Oberlin, which had a reputation for progressive politics and racial justice, proved more an ordeal than a nurturing environment for the future international star. Accused of poisoning two white coeds, Lewis was abducted, beaten, and left to die. She appeared to have recovered physically but not emotionally from the trauma of the ordeal. As she approached graduation a second charge surfaced, this time theft of art supplies. Edmonia would leave Oberlin without her degree in hand.
Green informs us that after making her way to Boston and into the care of patrons, Lewis distanced herself from her own history. Scant mention of the vicious beating ever came from her. Instead, biographer Kirsten Pai Buick is quoted as saying, “She rejected wholesale the idea of herself as a victim, glossing over unpleasantness so that her experiences were more consistent with those of other internationally renowned artists.”
While the historical actor may seek to obfuscate and deny, the scholar’s task is to shed light with support from verifiable evidence. Two generations ago David Hackett Fisher warned historians of the fallacy of believing in one single truth, the fallacy of asking questions that cannot be answered, and that of seeking answers from sources incapable of informing or shedding light. In The Historian’s Fallacies, Hackett sought to tease out the ways we go about and should go about our work, challenging historians to think through the logic of the historical method. A generation later, influenced by poststructuralist analyses and the literary turn, academics posed new questions about what could be known and what was knowable. It became fashionable to acknowledge that an event, life, incident, or story was as varied as the actors who purported to have experienced it. Some took this to mean little could be known, absolutely. Over the last decade, the digital humanities have activated new data-analysis tools to tease out patterns from hundreds or thousands of observations rather than one or a hundred. Like the empirical social science revolution of the 1970s, the current reliance on data reminds us that no matter the method employed, answers to questions rely on observable and verifiable sources. The scholar’s pledge is to some approximation of a truth or truths. Indeed, our sources may offer conflicting interpretations of the past. Our job remains to account for those contradictions rather than gliding or glossing over them.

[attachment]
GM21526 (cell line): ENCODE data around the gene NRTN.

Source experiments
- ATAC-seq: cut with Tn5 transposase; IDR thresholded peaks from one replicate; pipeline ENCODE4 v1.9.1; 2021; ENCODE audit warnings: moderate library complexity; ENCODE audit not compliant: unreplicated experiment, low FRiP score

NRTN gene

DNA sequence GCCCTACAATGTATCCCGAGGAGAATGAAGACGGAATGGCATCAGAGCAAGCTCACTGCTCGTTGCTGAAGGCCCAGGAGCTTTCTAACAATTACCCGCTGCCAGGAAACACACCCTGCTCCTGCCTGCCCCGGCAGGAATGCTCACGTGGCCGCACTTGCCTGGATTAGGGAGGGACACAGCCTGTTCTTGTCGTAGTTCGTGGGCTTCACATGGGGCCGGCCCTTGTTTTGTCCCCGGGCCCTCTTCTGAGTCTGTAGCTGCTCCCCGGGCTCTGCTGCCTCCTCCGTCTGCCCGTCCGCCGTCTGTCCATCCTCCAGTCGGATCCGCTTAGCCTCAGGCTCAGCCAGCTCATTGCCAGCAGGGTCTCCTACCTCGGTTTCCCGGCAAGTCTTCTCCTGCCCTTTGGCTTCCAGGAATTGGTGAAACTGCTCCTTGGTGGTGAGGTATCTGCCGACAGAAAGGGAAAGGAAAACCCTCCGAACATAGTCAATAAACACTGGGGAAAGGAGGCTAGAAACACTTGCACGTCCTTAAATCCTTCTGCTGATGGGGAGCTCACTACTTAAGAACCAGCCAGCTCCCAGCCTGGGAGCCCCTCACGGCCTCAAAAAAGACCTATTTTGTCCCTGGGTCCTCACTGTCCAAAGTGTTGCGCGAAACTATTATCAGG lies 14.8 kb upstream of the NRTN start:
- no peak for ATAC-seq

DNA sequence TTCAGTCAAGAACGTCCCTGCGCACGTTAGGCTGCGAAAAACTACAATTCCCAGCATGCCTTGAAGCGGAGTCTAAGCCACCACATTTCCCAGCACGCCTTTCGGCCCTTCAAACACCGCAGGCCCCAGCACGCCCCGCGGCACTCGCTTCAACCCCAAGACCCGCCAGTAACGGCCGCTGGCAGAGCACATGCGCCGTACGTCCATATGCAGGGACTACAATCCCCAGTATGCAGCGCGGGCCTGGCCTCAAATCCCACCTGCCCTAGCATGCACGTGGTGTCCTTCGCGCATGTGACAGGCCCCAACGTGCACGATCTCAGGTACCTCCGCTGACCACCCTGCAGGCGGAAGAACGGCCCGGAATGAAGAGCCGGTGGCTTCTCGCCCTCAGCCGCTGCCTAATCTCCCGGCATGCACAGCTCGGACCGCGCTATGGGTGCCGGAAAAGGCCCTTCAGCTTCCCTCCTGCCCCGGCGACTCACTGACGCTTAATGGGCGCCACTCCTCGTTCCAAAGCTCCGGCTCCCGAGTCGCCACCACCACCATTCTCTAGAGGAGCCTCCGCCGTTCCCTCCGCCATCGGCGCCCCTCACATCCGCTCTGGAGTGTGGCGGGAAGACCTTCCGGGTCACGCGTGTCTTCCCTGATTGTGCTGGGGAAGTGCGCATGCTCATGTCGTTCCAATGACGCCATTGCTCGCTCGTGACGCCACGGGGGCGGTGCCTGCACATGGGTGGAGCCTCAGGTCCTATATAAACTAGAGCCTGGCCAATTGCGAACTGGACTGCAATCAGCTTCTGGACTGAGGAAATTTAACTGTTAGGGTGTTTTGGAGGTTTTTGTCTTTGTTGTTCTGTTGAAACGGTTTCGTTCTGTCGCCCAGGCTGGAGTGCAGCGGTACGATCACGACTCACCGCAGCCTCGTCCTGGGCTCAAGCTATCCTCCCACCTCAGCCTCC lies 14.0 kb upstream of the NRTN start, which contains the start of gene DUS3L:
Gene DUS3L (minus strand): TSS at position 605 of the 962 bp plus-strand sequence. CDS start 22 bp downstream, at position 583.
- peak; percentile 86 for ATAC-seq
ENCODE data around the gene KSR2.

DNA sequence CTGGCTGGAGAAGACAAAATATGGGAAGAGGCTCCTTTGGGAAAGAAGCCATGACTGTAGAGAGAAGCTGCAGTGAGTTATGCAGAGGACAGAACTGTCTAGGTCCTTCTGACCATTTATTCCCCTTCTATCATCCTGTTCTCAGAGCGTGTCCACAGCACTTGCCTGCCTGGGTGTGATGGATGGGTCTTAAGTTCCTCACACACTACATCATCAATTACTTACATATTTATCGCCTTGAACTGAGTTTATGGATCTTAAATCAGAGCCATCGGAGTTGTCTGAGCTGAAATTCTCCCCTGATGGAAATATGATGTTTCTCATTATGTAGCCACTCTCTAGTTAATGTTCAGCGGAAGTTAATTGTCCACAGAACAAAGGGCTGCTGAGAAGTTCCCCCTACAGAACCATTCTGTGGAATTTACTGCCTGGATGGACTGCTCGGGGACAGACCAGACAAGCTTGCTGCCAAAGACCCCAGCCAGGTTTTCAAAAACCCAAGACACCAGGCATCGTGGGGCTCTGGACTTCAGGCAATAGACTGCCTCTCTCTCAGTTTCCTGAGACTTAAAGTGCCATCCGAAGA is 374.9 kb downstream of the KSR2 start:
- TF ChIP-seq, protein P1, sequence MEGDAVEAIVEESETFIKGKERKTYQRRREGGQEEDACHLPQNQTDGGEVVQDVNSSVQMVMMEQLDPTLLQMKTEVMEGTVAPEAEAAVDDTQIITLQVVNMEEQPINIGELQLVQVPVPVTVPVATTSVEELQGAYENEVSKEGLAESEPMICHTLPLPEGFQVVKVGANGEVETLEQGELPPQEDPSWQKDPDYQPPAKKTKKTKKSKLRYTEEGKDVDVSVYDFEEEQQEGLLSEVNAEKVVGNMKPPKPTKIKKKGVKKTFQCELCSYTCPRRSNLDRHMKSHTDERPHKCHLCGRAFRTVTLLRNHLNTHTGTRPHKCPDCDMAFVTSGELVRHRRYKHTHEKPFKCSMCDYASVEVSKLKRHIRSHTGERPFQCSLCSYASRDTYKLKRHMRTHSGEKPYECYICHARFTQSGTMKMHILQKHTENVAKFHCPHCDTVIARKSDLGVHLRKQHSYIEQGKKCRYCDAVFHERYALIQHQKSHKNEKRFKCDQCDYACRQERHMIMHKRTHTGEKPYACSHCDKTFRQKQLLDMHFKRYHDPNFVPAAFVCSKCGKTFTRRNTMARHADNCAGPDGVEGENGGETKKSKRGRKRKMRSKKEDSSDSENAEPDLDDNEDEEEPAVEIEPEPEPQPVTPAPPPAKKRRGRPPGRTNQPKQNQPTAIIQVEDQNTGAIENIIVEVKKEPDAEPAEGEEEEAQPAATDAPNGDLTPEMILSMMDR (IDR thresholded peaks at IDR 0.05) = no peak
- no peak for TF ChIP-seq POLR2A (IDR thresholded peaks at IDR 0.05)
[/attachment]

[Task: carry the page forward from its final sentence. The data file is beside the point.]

Lewis’s classmates at Oberlin may have thought her a cheat and poisoner worth punishing; she in turn may have thought of herself as a victim of racial prejudice and undue attention. Conceivably, both may have been “true.” Like most people, Lewis recognized the multipositional self that made for a life rendered. Multipositionality refers to the various dimensions of the self that animate any historical actor. Race, gender, class, age, education, color, birth order, and wealth combine with many other ways we might characterize a person to explain how they moved through the world. But certain aspects of the self come into focus in relational terms and in context. Sitting with a family member, one’s birth order, age, or gender may be front of mind, and one’ s race so subordinated as not to be relevant at that moment. As we read the obituary, it is clear Lewis understood herself as more than an American black woman. She was that, to be sure, but she was also an artist, a sculptor, and cosmopolitan. She had been raised Catholic, had attended college, and had gained fame for her artistry. She is quoted as almost complaining, “I was practically driven to Rome, in order to obtain the opportunities for art culture, and to find a social atmosphere where I was not constantly reminded of my color. The land of liberty had no room for a colored sculptor.” One can read this comment in several ways. One way is to see a woman quite cognizant of her race and gender, but yearning for an opportunity to be seen as primarily a sculptor—even if still a “colored sculptor.”